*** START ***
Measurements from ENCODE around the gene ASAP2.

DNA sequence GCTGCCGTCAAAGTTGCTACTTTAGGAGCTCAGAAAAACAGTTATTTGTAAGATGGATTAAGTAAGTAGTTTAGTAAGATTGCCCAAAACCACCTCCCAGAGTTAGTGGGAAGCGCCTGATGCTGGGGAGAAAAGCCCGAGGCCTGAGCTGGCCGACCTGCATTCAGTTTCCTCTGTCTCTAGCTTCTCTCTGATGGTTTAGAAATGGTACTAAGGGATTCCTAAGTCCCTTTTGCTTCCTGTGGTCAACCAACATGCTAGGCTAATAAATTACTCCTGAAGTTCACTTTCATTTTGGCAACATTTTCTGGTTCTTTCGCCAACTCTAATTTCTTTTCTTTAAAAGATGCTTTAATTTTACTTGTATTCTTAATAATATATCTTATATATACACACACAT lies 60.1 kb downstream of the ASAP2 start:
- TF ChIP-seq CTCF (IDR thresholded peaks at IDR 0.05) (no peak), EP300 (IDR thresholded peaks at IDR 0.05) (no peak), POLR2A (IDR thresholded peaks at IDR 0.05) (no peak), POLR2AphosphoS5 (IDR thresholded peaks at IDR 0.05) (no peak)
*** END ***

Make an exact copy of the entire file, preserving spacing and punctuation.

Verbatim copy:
Measurements from ENCODE around the gene ASAP2.

DNA sequence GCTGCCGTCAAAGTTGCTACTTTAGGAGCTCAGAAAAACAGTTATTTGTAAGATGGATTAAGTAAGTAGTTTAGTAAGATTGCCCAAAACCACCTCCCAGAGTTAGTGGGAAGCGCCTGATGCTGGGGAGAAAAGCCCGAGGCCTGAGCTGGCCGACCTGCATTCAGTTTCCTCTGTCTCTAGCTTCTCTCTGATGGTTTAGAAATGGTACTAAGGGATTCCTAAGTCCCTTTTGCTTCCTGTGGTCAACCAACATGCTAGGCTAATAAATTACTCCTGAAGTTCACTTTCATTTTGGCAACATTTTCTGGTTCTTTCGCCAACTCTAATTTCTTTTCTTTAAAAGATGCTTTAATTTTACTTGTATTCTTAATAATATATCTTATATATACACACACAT lies 60.1 kb downstream of the ASAP2 start:
- TF ChIP-seq CTCF (IDR thresholded peaks at IDR 0.05) (no peak), EP300 (IDR thresholded peaks at IDR 0.05) (no peak), POLR2A (IDR thresholded peaks at IDR 0.05) (no peak), POLR2AphosphoS5 (IDR thresholded peaks at IDR 0.05) (no peak)